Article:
Published by: Ingrid King. Last Updated on: June 29, 2023 by Crystal Uys

domestic tabby cat looks at a bowl of food that the owner is holding in his hand

I’ve written extensively about feline nutrition on this site. You’ll find information ranging from how to choose the best food for your cat to how to get finicky cats to eat. One topic I haven’t covered in the past is the issue of GMO.

GMO stands for Genetically Modified Organism and refers to an organism or crop that is altered at the DNA level to strengthen certain qualities. GMOs are created for many reasons: to make crops more resistant to pests, to thrive even in challenging environmental conditions such as droughts, and to improve the nutritional value of a food. GMO crops have been sold commercially since the mid 1990’s. Genetic modification has been focused on cash crops such as corn and soy, but more and more GMO foods are making their way onto our grocery and pet store shelves.

Why you should be concerned about GMO

The FDA does not require human or petfood food companies to identify GMO’s on product labels. This means you or your cat could be ingesting GMO’s without knowing. While there haven’t been any longterm studies (GMO’s have only been around for about twenty years,) a growing body of research is linking these foods to health problems in both humans and animals. The most frequently seen conditions include allergies, dermatitis, irritable bowel syndrome, inflammatory bowel disease, recurring vomiting and diarrhea, and abnormalities in liver, pancreas and immune system function.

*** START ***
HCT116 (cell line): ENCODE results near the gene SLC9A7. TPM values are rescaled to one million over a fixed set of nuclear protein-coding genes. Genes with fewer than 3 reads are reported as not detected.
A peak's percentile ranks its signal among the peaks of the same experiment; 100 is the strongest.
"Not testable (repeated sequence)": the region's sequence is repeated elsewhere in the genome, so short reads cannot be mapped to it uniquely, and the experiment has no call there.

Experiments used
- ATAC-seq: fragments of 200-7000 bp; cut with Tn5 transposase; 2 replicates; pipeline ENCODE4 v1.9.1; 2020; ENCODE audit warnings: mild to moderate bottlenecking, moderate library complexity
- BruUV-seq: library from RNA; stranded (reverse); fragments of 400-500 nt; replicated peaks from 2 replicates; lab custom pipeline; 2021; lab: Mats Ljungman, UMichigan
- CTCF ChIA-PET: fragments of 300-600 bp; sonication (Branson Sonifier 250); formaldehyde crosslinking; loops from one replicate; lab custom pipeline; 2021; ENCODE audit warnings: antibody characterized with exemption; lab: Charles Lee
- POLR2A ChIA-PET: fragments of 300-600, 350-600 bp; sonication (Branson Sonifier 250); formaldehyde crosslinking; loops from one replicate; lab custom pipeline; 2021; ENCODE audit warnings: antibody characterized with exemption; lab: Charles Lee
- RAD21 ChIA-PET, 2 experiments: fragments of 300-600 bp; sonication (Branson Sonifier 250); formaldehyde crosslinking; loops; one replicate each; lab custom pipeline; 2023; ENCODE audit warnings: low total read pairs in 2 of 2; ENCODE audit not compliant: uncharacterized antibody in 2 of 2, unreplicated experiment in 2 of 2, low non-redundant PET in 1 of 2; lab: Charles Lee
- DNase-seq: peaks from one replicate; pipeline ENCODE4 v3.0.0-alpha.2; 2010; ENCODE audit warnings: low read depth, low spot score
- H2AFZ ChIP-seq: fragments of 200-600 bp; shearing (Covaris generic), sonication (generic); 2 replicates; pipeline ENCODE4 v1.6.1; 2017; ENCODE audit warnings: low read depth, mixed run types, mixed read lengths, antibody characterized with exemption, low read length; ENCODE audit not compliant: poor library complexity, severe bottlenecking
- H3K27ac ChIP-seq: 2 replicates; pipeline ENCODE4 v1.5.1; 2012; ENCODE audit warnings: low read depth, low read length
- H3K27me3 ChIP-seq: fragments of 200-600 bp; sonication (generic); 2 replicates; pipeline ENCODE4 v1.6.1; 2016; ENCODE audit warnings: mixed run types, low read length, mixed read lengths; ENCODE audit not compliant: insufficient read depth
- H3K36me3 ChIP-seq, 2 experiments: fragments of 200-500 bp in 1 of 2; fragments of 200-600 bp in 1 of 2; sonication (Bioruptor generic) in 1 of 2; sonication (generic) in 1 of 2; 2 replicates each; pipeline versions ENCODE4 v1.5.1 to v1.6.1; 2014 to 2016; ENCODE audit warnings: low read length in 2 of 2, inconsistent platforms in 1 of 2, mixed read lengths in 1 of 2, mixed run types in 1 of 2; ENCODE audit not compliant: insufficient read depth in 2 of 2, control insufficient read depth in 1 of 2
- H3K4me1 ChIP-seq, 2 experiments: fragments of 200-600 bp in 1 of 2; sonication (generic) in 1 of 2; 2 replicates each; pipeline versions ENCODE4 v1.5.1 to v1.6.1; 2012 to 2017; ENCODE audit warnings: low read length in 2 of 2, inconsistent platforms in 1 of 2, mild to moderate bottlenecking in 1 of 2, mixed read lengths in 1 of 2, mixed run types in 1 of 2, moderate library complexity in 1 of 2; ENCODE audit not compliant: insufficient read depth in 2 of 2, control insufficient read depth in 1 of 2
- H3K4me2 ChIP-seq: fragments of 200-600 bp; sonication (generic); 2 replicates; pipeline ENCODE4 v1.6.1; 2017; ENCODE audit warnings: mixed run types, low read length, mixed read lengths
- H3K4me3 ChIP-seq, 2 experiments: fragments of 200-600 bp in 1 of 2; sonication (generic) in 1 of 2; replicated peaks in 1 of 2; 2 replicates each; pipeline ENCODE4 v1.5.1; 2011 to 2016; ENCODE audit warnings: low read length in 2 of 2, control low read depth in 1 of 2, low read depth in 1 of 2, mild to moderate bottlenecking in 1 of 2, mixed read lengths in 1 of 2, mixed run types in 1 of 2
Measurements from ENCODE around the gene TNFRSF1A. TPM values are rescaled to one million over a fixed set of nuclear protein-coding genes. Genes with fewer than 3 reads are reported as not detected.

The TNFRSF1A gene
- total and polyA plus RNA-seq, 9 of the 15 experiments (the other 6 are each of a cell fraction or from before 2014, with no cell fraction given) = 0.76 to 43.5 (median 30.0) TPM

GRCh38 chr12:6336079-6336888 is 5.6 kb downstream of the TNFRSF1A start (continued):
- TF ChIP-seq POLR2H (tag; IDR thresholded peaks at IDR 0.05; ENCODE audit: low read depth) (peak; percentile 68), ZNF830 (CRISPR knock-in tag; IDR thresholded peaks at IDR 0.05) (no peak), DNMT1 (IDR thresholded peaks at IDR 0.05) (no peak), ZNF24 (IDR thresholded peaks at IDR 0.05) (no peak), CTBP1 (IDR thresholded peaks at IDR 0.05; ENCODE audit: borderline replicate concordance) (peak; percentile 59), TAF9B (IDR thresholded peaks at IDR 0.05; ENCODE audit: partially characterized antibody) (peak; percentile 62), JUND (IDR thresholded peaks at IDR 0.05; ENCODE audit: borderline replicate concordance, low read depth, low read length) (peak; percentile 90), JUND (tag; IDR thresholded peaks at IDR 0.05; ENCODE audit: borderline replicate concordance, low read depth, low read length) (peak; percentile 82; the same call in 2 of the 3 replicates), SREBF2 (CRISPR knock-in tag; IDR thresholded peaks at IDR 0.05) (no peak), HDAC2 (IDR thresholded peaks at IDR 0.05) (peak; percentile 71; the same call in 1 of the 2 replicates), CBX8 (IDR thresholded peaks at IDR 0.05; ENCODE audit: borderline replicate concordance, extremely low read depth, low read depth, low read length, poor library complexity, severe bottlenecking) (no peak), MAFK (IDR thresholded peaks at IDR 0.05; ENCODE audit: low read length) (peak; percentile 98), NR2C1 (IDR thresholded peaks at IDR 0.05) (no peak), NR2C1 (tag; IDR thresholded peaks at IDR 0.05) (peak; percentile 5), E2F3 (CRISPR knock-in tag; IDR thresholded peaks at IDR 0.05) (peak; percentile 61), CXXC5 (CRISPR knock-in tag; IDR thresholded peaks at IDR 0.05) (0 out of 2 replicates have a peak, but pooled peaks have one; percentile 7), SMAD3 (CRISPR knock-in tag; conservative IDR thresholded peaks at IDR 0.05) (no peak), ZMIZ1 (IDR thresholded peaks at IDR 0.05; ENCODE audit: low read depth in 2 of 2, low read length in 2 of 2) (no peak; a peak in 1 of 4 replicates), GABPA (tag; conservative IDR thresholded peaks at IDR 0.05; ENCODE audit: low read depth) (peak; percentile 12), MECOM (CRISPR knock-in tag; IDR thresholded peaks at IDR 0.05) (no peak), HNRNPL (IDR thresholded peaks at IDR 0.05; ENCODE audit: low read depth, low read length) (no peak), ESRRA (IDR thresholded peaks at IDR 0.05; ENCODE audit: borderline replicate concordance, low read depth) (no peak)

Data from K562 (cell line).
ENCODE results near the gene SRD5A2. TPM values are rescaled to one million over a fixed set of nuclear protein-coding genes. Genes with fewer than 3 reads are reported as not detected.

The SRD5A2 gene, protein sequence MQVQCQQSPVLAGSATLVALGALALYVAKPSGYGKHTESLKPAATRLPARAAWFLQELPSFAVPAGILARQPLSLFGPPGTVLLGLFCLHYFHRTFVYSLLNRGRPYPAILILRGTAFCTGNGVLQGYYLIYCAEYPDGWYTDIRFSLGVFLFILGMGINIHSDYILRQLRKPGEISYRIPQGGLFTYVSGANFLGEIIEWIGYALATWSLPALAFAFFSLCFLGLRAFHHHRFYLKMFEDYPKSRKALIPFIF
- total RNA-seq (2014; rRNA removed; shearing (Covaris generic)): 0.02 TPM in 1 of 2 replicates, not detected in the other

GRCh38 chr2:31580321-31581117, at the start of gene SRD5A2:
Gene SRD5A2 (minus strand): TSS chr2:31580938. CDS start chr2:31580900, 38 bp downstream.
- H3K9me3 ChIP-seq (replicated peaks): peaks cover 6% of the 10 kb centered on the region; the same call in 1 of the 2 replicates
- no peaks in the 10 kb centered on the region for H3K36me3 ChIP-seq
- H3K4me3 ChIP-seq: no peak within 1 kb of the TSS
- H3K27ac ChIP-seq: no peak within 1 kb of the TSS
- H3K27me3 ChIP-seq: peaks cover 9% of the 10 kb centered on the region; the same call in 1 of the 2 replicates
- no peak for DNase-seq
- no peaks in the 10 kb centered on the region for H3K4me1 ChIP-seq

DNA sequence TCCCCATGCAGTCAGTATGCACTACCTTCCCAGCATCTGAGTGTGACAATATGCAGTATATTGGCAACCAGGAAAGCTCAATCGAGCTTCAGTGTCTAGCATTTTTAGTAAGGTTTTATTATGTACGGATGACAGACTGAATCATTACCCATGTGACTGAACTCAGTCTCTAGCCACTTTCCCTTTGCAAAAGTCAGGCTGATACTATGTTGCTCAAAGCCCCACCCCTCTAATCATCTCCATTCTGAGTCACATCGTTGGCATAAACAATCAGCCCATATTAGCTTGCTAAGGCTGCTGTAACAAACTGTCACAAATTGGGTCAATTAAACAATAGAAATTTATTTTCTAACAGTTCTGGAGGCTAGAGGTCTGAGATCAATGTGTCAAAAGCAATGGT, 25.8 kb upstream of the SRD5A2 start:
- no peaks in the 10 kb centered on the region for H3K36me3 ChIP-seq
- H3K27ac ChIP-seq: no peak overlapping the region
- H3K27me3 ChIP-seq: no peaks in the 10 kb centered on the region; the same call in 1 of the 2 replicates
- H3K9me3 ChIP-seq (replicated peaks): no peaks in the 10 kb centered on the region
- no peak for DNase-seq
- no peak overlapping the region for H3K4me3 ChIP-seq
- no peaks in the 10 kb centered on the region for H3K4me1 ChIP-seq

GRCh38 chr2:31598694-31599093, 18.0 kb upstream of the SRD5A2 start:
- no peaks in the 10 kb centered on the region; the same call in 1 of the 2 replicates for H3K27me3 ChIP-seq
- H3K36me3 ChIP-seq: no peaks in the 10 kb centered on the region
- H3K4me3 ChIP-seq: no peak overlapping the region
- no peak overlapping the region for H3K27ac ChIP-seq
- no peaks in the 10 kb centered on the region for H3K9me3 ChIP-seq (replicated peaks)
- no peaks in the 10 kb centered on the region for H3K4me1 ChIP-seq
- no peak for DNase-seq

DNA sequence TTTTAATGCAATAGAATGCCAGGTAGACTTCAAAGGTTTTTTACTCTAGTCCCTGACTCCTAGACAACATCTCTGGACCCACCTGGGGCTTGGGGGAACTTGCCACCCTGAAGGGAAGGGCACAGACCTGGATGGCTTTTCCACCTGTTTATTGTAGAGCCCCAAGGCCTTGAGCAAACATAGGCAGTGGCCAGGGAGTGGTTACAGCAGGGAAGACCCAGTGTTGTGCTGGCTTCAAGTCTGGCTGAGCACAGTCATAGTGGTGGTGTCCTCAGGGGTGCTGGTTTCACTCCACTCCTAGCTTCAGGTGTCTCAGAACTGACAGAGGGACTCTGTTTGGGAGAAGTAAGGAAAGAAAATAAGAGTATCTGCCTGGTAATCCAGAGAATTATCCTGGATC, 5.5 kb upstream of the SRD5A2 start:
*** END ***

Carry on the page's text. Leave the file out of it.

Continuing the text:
Image Credit: Jaromir Chalabala, Shutterstock

How can you avoid GMO’s?

Look for foods that are USDA-certified organic. The use of GMO’s is prohibited in organic products. By the USDA’s own definition, “an organic farmer can’t plant GMO seeds, an organic cow can’t eat GMO alfalfa or corn, and an organic soup producer can’t use any GMO ingredients. To meet the USDA organic regulations, farmers and processors must show they aren’t using GMOs and that they are protecting their products from contact with prohibited substances, such as GMOs, from farm to table.”

If you can’t find a USDA organic cat food your cat will eat, avoid all foods with corn, by-products, unidentified meat-meals, and nutrient-empty fillers. You should be feeding grain-free foods anyway, but if you do feed foods that contain rice, be aware that rice can have GMO strains.

If you want to be 100% sure whether the food you feed your cats is GMO-free, visit the brand’s website and/or contact their customer service department.

Featured Image Credit: Valeri Vatel, Shutterstock

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